his jnemory and understandings and, what is more, 
he had been in that pitiable state for eighteen months' 
before. Let it be remembered also, that eighteen 
months prior to this latter charge, he was pro- 
nounced by the Crov/n-lawyers to have been in- 
capable even of executing the bargain, which he 


had made with the Government for the purchase ot 
his Pennsylvanian concerns. 

'J'he imputations against him, which follow next 
in the order of time, and which are trivial in com- 
parison with the former"^, come nearly together, and 
from two persons of distinguished talents and cha- 
racter. George, the first Lord Lyttelton, whom I 
shall mention first, has introduced into one of his 
" Dialogues of the Dead," namely, in that between 
Fernando Cortez and William Penn, insinuations 
too broad to be misunderstood, that the latter was 
swayed by worldly motives in his settlement of 

Pennsylvania. It would almost be an insult to 

the understanding of the reader, if I were to attempt 
in any regular manner to disprove the charge, be- 
cause it must have appeared already in the course 

* I had occasion to observe but a little while ago, in examin* 
ing the outcry of Papist and Jesuit against William Penn, that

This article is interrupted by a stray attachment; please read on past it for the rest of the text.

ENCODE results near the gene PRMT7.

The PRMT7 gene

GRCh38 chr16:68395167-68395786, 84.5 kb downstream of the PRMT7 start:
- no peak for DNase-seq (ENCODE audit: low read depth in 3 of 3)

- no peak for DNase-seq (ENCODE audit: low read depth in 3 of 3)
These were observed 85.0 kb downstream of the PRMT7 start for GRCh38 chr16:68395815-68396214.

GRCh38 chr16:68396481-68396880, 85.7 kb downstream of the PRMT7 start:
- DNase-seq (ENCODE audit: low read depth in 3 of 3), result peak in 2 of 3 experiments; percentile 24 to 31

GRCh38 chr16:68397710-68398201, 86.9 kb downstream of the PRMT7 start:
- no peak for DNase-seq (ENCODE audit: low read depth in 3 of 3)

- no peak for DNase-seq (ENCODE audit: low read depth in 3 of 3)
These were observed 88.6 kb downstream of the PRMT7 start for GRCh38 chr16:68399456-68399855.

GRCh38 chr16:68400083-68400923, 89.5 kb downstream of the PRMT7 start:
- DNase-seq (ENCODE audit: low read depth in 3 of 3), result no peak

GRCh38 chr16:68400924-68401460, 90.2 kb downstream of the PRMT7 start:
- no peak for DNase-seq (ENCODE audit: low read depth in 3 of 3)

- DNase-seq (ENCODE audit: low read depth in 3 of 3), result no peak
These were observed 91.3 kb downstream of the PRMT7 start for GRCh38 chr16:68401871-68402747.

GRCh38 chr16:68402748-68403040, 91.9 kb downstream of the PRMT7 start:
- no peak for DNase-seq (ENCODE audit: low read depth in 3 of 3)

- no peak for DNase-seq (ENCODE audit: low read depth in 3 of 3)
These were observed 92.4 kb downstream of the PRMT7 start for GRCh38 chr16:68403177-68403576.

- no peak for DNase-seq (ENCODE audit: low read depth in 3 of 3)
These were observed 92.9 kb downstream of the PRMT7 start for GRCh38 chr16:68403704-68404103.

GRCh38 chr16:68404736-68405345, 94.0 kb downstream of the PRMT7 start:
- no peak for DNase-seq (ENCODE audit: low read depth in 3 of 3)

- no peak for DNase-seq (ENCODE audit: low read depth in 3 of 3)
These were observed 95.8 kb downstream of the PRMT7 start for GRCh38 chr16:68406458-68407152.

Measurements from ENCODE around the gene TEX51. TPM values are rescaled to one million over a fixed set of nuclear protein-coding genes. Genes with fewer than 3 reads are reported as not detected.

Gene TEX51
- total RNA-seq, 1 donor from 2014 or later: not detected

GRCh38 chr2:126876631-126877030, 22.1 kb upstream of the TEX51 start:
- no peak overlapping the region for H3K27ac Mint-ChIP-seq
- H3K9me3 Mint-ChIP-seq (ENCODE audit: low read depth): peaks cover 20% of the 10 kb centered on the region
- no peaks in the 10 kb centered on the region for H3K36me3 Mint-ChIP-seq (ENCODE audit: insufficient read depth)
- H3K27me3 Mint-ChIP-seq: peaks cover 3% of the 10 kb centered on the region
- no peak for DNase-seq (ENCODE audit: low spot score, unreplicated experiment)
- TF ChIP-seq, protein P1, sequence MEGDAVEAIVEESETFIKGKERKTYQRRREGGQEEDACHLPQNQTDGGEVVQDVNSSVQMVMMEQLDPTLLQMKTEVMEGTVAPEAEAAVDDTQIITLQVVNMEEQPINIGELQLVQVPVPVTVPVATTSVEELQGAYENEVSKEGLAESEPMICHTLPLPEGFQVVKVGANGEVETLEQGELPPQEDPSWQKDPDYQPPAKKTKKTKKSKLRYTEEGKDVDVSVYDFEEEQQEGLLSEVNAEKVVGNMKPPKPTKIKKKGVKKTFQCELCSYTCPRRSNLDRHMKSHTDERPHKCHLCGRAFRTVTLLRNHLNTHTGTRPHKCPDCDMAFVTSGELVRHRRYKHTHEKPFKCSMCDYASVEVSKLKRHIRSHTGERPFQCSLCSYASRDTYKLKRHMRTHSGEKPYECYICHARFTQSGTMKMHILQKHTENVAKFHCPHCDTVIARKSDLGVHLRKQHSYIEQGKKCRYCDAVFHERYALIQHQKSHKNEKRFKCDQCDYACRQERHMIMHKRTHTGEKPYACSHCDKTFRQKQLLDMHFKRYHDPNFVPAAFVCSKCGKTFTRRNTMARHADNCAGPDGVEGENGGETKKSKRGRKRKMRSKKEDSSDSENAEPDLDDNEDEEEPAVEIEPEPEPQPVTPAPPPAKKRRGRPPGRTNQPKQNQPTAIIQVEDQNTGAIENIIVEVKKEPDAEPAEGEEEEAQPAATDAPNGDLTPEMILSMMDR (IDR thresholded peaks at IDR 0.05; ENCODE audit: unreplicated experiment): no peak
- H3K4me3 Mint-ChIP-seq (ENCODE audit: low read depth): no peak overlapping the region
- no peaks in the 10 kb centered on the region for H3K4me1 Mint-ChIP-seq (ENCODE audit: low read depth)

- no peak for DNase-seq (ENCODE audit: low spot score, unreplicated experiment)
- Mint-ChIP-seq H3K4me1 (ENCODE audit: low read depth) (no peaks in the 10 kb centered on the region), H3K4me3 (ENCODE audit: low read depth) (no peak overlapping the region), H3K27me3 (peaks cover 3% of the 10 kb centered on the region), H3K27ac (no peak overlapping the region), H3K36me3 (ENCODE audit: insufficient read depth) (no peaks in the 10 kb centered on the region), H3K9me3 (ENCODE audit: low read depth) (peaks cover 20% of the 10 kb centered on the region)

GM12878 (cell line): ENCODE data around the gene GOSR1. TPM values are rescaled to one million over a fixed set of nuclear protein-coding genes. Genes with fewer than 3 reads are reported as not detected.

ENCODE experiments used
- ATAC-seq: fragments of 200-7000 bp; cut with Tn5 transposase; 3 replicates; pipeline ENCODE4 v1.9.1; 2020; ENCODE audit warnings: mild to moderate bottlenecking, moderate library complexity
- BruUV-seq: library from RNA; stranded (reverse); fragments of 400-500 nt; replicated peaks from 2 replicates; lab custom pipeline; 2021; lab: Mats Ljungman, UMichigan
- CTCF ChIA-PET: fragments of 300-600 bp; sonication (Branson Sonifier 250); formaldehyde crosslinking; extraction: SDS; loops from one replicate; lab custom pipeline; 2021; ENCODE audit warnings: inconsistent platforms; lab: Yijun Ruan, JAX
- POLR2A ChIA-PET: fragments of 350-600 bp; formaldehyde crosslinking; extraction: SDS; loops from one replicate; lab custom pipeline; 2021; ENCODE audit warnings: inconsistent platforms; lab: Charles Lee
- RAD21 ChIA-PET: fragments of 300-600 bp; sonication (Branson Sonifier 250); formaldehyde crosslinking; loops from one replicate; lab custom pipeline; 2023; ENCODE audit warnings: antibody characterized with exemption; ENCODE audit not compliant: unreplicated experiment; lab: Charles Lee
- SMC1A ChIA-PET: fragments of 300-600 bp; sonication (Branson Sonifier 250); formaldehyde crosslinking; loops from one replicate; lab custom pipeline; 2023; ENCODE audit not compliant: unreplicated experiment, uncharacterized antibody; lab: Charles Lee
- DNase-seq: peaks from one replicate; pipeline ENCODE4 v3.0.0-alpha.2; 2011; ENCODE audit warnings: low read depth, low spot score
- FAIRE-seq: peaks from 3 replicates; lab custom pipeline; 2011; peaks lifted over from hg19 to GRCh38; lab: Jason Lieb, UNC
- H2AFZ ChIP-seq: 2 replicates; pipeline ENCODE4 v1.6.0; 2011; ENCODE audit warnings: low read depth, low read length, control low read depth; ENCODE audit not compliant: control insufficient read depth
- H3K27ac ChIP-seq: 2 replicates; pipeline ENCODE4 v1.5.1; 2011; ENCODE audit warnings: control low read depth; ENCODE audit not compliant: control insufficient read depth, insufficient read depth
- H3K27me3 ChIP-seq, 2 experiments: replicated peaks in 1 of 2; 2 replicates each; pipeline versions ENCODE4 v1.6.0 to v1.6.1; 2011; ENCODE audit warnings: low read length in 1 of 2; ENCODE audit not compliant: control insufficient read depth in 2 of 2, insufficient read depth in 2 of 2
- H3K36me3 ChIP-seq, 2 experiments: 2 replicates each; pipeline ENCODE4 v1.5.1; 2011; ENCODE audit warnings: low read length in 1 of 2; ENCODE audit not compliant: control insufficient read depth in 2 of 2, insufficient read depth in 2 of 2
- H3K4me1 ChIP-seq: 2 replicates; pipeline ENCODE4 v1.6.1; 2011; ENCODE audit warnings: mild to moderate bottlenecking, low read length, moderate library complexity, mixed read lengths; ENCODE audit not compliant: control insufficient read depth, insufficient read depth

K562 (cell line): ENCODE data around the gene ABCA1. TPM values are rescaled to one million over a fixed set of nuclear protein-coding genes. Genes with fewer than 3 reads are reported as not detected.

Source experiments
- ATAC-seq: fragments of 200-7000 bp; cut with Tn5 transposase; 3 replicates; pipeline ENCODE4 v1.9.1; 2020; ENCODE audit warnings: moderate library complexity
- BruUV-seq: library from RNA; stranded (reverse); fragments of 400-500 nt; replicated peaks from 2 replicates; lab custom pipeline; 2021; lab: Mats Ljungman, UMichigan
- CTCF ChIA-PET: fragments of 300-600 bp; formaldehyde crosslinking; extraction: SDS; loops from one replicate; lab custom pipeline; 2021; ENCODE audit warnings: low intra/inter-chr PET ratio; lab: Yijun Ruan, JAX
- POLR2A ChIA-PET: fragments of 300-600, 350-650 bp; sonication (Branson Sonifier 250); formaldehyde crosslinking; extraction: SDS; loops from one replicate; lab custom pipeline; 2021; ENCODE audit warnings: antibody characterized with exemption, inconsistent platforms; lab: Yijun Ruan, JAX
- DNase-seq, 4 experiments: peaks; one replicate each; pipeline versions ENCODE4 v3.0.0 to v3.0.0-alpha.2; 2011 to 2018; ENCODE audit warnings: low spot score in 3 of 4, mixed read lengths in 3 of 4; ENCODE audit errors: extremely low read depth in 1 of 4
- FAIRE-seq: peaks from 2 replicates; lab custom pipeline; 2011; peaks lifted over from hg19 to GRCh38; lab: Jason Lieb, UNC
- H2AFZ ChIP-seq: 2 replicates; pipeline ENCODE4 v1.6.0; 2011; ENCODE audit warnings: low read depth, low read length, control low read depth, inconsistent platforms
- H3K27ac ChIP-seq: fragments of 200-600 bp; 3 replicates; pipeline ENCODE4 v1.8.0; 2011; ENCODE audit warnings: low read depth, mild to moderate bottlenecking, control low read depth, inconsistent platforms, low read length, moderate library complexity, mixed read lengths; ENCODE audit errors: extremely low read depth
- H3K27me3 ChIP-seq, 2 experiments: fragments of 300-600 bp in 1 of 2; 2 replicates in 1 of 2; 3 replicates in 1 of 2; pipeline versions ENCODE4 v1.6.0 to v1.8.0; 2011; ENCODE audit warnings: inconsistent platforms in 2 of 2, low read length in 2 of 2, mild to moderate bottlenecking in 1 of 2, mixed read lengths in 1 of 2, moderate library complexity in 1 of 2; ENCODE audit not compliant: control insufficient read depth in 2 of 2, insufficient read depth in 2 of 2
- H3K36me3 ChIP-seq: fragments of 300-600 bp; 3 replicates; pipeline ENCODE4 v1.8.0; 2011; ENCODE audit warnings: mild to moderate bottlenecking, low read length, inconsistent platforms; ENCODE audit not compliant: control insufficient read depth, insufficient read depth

in all charges, whether against public or private men, there was 
always a something which had given birth to them, and I stated 
his education at Saumur to have afforded the origin of that out- 
cry. So in the present case, having proved that he had no con- 
cem in the plots and conspiracies of which he had been accused, 
I have to state, that his open unsuspecting disposition (judging 
others by the state of his own heart) led him at times to be too 
unguarded in his expressions, especially after the Revolution, 
when he had often those about him who were disposed to put 
the most unfavourable construction upon every word that dropped 
from him. In consequence of this his unguarded state, which be- 
trayed a weakness though a virtuous one, it was no matter of 
surprise to many of his most attached friends, that he was, 
during several years, a constant object of suspicion with the Go- 


of this work, that if there was a feature in the cha- 
racter of William Penn more prominent than an- 
other, it was that of unbounded generosity in the 
administration of his Province. Need I repeat 
that, when the first Assembly offered him an impost 
on a variety of goods both imported and exported 
(which impost in a course of years would have be- 
come a large revenue of itself) he nobly refused 
it — thus showing that his object in coming among 
them was not that of his own aggrandizement ^ but